Rabin square is more than just a large public city space in the heart of Tel Aviv. Renamed in 1995 to honor Yitzhak Rabin following his tragic assassination, the iconic space houses numerous political rallies, parades, and holiday events (like the all-night dance-a-thon that is Simchat Torah). Every year, on the weekend of Nov 4th (Rabin’s assassination), thousands of people assemble in the square for a huge commemoration. When not occupied by an event, the open space with its peaceful fountain and unique sculpture is a perfect place to sit down and read a book in front of the Tel Aviv municipality building.
Jaffa Port, a renewed culinary, shopping and entertainment stop set in the city's ancient harbor, is home to various merchants and stalls that offer a vibrant and exciting experience inspired by the historical, cultural, and, of course, culinary legacy of its location. Take a stroll around the charming port, watch as elderly, weather-beaten fisherman hook calamari, stop off for an ice cream, or for a spot of live music at the Port’s Container bar. Jaffa Port Market combines traditional and ethnic elements with modern, urban touches.
Nothing beats walking – or cycling – along the seaside promenade, breathing in the fresh, salty air of the Mediterranean. With Old Jaffa stamping the horizon to the south and the city’s skyscrapers to the north, it’s no wonder the Tel Aviv boardwalk is considered one of the world’s most beautiful. Sit on a bench and watch Tel Aviv life unfold before your eyes with beach-goers, paddle players and joggers doing their thing as the sounds of the waves gently crash on the shore.
Ever wanted to experience a hot air balloon? Look no further! Floating up to 120 meters high, this giant balloon is an amazing and unique Tel Aviv attraction. Carrying up to 30 people per ride, this massive helium-filled balloon provides a 360 degree view of Tel Aviv, day or night. Located in the beautiful Yarkon Park this adventurous attraction is sure to impress any visitors to Israel.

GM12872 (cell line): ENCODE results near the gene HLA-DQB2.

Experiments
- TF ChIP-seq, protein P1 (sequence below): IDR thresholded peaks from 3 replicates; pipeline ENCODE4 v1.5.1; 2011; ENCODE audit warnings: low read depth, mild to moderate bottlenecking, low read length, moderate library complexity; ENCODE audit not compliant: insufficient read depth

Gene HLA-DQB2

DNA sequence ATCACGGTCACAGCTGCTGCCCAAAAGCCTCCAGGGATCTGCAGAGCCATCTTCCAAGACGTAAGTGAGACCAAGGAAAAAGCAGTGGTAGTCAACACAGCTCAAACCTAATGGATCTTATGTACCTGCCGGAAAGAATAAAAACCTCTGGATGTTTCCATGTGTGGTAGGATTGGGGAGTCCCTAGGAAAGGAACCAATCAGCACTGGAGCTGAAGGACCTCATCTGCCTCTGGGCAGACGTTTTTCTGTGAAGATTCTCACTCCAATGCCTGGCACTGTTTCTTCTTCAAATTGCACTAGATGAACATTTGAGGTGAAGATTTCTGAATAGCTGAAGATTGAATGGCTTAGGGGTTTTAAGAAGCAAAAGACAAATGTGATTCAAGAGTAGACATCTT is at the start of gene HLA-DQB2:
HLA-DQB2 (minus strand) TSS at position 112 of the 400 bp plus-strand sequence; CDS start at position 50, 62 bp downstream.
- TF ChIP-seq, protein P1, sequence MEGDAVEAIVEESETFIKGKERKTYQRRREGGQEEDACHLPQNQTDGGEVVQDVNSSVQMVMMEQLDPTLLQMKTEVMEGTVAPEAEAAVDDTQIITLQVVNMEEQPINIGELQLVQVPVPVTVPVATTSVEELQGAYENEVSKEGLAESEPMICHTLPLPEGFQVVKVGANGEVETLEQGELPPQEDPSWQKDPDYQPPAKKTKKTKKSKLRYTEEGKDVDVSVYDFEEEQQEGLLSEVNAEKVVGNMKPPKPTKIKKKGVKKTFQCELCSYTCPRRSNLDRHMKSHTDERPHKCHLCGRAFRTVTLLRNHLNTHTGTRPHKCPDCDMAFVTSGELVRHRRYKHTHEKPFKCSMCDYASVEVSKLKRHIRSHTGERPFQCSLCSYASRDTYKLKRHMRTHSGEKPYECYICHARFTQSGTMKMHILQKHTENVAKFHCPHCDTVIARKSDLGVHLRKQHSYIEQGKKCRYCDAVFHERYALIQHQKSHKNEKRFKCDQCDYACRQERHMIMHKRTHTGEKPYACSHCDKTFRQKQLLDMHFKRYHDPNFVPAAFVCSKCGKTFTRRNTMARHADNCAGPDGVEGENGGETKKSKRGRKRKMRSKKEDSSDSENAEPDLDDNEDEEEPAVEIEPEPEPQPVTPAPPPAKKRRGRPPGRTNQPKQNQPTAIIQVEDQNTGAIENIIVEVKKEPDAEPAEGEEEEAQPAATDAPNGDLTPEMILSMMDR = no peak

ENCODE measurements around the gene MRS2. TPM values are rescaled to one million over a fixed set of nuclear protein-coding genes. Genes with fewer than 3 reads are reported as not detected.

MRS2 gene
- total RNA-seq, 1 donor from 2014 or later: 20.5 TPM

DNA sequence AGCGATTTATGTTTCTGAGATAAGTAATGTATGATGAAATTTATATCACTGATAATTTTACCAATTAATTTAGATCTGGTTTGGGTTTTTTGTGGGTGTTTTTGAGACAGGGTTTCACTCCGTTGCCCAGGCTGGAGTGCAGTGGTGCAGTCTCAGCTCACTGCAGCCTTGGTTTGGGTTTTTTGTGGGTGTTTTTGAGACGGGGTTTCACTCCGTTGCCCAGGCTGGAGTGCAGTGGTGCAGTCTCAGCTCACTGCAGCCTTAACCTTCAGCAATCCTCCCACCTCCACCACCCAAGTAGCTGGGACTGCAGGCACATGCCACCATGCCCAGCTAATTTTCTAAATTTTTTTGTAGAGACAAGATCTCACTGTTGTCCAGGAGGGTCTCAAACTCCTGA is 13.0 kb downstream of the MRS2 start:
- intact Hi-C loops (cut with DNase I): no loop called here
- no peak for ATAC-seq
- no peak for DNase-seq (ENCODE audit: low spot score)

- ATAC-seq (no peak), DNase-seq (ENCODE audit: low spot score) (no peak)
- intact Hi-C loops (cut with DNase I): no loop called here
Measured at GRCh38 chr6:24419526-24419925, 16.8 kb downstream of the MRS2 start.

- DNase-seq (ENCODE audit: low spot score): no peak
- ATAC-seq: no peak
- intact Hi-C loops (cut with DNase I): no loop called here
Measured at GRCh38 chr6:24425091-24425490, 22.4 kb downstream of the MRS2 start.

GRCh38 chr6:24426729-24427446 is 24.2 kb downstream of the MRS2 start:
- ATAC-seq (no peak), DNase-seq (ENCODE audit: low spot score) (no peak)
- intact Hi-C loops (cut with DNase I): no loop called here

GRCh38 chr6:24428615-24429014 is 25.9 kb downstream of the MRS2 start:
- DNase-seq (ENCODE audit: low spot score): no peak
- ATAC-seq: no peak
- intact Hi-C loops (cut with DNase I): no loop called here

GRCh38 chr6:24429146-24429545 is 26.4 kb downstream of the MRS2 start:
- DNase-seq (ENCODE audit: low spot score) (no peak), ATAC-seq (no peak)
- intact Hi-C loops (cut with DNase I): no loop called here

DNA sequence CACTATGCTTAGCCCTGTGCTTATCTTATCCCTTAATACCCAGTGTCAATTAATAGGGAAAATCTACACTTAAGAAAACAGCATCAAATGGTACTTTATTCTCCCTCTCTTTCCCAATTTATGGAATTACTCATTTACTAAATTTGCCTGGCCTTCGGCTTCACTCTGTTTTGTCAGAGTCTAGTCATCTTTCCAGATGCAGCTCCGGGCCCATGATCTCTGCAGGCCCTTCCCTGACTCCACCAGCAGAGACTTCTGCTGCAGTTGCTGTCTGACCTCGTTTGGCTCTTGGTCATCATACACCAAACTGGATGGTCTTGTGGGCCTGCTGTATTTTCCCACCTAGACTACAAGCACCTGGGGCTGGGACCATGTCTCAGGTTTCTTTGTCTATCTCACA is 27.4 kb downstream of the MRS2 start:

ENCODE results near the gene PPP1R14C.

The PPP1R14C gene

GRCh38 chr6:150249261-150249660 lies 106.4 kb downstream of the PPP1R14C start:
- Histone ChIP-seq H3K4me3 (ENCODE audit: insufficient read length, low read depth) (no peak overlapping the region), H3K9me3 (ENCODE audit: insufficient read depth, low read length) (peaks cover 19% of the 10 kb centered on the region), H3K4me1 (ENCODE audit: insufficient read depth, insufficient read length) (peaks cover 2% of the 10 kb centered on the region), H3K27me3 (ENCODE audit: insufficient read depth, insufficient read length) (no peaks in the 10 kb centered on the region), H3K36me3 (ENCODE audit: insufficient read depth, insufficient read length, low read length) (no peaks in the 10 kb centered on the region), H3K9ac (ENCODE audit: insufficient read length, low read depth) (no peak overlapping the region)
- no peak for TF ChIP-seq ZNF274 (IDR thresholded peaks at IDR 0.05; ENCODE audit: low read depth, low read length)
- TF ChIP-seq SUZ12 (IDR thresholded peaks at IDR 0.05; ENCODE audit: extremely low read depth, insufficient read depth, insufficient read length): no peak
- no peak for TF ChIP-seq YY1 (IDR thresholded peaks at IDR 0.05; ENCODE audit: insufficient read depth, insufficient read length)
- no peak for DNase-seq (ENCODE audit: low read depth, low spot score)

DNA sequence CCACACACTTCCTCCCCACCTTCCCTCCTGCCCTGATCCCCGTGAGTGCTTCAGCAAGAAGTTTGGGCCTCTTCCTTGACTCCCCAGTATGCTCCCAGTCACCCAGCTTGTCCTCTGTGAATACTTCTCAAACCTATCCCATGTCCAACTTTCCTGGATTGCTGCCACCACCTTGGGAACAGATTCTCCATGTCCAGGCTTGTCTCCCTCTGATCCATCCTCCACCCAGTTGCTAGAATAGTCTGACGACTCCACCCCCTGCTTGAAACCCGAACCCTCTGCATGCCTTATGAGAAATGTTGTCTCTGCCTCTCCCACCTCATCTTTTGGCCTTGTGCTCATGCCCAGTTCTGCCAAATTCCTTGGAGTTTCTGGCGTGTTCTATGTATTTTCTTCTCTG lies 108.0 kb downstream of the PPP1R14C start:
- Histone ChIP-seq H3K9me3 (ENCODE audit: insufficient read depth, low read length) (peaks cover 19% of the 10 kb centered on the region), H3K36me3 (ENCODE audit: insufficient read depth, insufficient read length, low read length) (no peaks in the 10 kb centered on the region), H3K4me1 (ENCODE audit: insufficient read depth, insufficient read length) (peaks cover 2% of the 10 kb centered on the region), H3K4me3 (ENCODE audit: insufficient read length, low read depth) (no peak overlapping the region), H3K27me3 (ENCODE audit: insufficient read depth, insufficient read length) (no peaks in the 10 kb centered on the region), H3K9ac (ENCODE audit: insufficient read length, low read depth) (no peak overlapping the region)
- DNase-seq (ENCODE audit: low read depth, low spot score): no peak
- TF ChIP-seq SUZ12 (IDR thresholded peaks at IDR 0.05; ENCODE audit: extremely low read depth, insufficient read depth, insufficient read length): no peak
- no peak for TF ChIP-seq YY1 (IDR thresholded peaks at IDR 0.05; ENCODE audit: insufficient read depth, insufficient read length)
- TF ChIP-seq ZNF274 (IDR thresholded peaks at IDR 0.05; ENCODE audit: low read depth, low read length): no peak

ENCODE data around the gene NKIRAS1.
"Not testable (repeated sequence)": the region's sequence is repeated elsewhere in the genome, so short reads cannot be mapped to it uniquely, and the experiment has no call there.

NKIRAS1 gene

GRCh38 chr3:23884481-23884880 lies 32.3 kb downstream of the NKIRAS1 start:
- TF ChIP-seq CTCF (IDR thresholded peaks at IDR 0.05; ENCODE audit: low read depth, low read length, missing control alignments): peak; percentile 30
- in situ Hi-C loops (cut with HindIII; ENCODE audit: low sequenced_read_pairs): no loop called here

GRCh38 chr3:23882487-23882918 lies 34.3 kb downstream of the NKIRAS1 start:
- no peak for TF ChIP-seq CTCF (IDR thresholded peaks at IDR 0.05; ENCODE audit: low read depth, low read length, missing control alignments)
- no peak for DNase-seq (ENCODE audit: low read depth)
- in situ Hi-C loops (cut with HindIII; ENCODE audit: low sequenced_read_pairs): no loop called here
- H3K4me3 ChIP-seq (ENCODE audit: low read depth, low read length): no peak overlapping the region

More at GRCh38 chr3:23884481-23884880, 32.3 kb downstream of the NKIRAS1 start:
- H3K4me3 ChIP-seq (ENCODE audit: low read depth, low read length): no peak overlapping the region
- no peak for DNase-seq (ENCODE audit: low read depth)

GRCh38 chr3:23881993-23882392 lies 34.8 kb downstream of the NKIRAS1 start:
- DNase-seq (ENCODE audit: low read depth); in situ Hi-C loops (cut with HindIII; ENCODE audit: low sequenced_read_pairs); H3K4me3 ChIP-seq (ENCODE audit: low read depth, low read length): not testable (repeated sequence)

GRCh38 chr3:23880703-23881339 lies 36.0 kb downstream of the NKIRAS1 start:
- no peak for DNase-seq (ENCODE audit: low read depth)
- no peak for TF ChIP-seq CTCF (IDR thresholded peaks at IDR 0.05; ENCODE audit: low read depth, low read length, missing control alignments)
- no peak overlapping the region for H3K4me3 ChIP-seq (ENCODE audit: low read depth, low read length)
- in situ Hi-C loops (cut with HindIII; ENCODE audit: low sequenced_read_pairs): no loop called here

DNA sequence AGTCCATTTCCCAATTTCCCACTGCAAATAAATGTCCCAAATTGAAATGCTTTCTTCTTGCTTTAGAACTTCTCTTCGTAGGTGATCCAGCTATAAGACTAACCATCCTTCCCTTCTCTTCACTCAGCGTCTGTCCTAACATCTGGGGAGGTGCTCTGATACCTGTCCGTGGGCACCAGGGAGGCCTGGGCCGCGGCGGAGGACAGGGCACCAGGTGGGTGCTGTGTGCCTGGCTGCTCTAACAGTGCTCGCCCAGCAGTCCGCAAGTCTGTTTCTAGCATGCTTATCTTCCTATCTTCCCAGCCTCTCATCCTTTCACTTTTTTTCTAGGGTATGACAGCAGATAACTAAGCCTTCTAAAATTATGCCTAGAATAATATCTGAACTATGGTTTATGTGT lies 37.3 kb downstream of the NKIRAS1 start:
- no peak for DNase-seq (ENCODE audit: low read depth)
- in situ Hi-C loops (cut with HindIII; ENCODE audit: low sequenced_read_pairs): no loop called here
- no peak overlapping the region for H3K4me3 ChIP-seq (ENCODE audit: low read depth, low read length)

Part of the Bialik Complex in the UNESCO “White City,” the Museum of the History of Tel Aviv-Yafo is situated in the impressive former Town Hall of Tel Aviv. It boasts multimedia displays chronicling the fascinating history of this city from its founding a century ago until today.
Poor quality bric-a-brac lies alongside vintage treasures and antique furniture in Jaffa’s flea market. Of all the places to work your haggling skills, this is it. Even just wandering among the clothes stalls, traipsing around secondhand stores or grabbing some authentic street food is enough to make for a blissful day.
The Eretz Israel Museum is more than a series of exhibits exploring the history and culture of Israel. Inside the multidisciplinary museum sits a magical place that is literally “out of this world.” At the Planetarium you can sneak a peek at the stars the same way that Galileo did through his telescope. Watch a riveting presentation about the mysterious galaxies that exist all the while spinning in revolving seats or learn about Israel’s first ever astronaut, Ilan Ramon, and view real time pictures of outer space provided by NASA.
Wind, sand, surf: water sport lovers have a chance to enjoy all three at Tel Aviv’s Dolphinarium Beach, Surf Point - the largest water sport center in Israel. The complex offers lessons in windsurfing, kayaking, and, for the truly adventurous, kitesurfing.
Like San Francisco’s Ferry Plaza and Barcelona’s Boqueria, Israel’s latest market is an indoor offering of the freshest ingredients peppered with live demonstration cooking stations and upscale, fresh food eateries. Be sure to indulge in the handmade pasta bar.
Located in the heart of Jaffa’s port, the Nalaga’at Center is home to one of Israel’s most unconventional and exceptional theaters: deaf and blind actors and hosts take the audience on a magical tour into the districts of their own inner world.
For adventurous locals and vacationers, Tel Aviv’s Begin Park offers Lake TLV, a man-made lake with world-class cable waterskiing facilities. Though the lake, open year-round, hosts tournaments for athletes in October and May, July is the high season for families and beginners. First-time visitors watch a short instructional video and receive safety tips from instructors before diving in. Some quick learners might advance to the lake’s seven obstacle courses, which contain jumpers and gliders frequented by professionals.
The Ben-Gurion House was built in 1930, and was the permanent home of Paula and David Ben-Gurion until they settled in Sde Boker. Upon David Ben-Gurion’s death, he requested his house to become a public institution for reading, study, and research. His extensive library houses thousands of books from all genres: philosophy, history, language, psychology, and more. All the items belonging to Paula and David Ben-Gurion are in the house, in addition to exhibits added when the house opened to the public in 1974.